Jeff Thomas, Sunday Assembly Sacramento
Imagine church without God. Some might call it sacrilegious, but to the folks at Sunday Assembly Sacramento, it’s a little bit of heaven. Sunday Assembly, “a secular congregation that celebrates life,” debuted in Sacramento on Sunday, September 28, and there wasn’t an empty chair in the house. The group’s Meetup reservations exceeded capacity days before the event and by 10 a.m., more than 100 bright-eyed congregants had left their best potluck dishes on an overflowing buffet table and stood together, singing secular pop songs with the church’s live band.
Music, fellowship, inspirational messages, small-group gatherings and an emphasis on community service are all included in the Sunday Assembly package. As its website explains, “It’s all the good bits of church, but without the doctrine and deities.” The volunteer-led congregation is part of a rapidly growing international movement of Sunday Assemblies, 35 of which held their first service on the same Sunday as the Sacramento group. All celebrate the same creed: Live better. Help often. Wonder more.
Jeff Thomas, a Citrus Heights native and one of several founding organizers of Sunday Assembly Sacramento, met with SN&R to explain why the local community needs a secular church.
What’s your spiritual background?
I grew up nonreligious for the first 11 years of my life and then my mom found the Mormon Church. … I was baptized Mormon and I went to church for a couple of years and I stopped believing in it. By the time I was a freshman in high school, I was over it. So I have three sisters who are still active in the Mormon Church and my mom is still, and my dad is not and my sister and I are not.
Are your parents still together?
They are. They’ve been married for almost 40 years. It’s definitely been interesting, and there’s been some conflict in our family because of religion, but basically it’s been good. But I really missed that community that comes with church. When you go to church, you get to know people and there are people there to help, you know? When someone has a baby, for example, in my mom’s church, for a week or two, other members will make them meals and bring them to their house. Stuff like that. People who don’t have a belief in God don’t really have any place where they can have that.
So you got involved with Sunday Assembly?
Sunday Assembly started in London in January 2013. Eight or nine months later, they started this crowd-funding campaign because they wanted to expand it. I was instantly interested and sent them my information, because they had a thing where, if you were interested in starting your own Sunday Assembly, you could let them know. Then they sent all of us in Sacramento who had contacted them an email with each other’s contact information. So we started talking and there was a meeting or two, and then it kind of fizzled out.
Did you know any of the Sacramento people already?
I did not. There’s a huge atheist community here in Sacramento. I think it has something to do with it being the capital, there’s a lot of activism. But I was never really a part of it. It never really struck a chord with me, and when I saw Sunday Assembly, it did. But like I said, the plan fizzled out. Then David Diskin got involved back in May or June and it just took off. He is so involved in so many organizations—the Coalition for Reason, SacFAN—which is Freethinkers, Atheists and Nonbelievers. He runs Freethought Day, this annual event. So when I saw David had picked Sunday Assembly back up, I was right on board and we just took it from there.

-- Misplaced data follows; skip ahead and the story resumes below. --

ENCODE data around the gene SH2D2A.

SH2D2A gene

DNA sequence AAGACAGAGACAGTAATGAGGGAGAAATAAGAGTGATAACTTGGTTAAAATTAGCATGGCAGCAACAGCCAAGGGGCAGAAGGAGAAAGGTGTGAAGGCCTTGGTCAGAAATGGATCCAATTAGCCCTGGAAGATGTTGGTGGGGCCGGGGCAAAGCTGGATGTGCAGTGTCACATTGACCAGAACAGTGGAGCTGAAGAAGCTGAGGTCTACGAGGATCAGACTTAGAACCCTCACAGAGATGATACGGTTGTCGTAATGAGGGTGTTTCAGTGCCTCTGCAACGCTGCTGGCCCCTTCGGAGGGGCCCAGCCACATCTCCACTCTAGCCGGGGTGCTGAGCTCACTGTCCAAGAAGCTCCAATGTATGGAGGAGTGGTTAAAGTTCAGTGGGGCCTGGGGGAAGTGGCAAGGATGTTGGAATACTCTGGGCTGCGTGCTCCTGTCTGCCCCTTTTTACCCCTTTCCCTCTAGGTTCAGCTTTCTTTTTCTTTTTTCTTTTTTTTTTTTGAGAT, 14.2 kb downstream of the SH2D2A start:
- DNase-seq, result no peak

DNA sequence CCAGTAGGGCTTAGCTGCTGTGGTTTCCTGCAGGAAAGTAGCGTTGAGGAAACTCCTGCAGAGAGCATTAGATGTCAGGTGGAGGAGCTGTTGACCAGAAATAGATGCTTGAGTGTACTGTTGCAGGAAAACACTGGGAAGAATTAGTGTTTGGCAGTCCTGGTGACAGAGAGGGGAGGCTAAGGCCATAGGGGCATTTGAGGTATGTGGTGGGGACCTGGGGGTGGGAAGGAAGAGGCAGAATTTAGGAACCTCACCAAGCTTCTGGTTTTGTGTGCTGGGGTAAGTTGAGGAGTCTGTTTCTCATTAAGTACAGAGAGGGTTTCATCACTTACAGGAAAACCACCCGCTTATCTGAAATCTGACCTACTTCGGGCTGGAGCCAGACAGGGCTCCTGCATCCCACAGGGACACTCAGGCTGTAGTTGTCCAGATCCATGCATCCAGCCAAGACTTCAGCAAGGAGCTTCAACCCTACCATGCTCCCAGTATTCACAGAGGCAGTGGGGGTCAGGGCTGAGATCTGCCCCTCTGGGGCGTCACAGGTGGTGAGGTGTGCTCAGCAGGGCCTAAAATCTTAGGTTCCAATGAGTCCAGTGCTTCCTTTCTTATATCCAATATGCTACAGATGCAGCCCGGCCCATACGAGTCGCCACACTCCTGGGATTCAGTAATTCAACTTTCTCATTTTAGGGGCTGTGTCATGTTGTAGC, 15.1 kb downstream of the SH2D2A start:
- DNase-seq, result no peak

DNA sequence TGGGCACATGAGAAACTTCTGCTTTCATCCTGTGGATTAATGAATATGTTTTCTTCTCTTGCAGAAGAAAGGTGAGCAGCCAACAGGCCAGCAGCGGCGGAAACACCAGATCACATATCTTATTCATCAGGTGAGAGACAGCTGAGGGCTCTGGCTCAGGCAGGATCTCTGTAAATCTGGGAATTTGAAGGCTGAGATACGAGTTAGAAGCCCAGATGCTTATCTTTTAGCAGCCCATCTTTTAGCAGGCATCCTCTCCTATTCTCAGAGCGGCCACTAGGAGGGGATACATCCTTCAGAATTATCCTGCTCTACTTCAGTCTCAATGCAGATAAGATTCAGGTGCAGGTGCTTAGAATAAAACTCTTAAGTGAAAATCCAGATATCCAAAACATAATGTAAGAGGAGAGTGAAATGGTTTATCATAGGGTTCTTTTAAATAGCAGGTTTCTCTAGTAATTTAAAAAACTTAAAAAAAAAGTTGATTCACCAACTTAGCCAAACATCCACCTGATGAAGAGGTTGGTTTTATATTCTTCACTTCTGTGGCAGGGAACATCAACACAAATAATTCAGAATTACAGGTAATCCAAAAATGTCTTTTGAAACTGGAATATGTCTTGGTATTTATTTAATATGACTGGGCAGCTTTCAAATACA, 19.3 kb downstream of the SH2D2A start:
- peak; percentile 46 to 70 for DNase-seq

Is atheism a theme at Sunday Assembly?
It’s just not supposed to mention God at all, so whether you believe in Jesus or whether you believe in Muhammad or whether you believe in nothing, whether you’re Buddhist or very spiritual or not spiritual, you should be able to come to Sunday Assembly and find inspiration. On the charter, it says we are “radically inclusive.” We don’t exclude people because of religion, race, gender, sexual orientation, anything. Everybody’s welcome. And the only way you’re going to maintain that is by not offending people. Obviously, religion is a touchy subject, so we try to just avoid it completely.
You could start any secular organization. Why a church?
If you look at history, churches have clearly been very successful. There’s something they do to the human spirit that strikes a chord. Countless religions have come and gone throughout human history, but they’ve always been there. The motto of Sunday Assembly is “Live better. Help often. Wonder more.” Those are three things churches do really well. … I think the church thing fills a need and that is clearly evidenced by the growth of Sunday Assembly. There was one meeting in January 2013 and now there’s more than 60 Sunday Assemblies.
What do members of Sunday Assembly believe in?
Instead of basing our godless congregation on what we don’t believe, we’ve found these principles we think everyone can get behind: Live better. Help often. Wonder more. Who doesn’t want to live better? There’s great joy found from helping others. It’s very important. And then wondering more, that’s trying to find answers about the universe. People have been looking up at the stars forever and wondered what’s out there. Everyone does, whether you believe in God or not.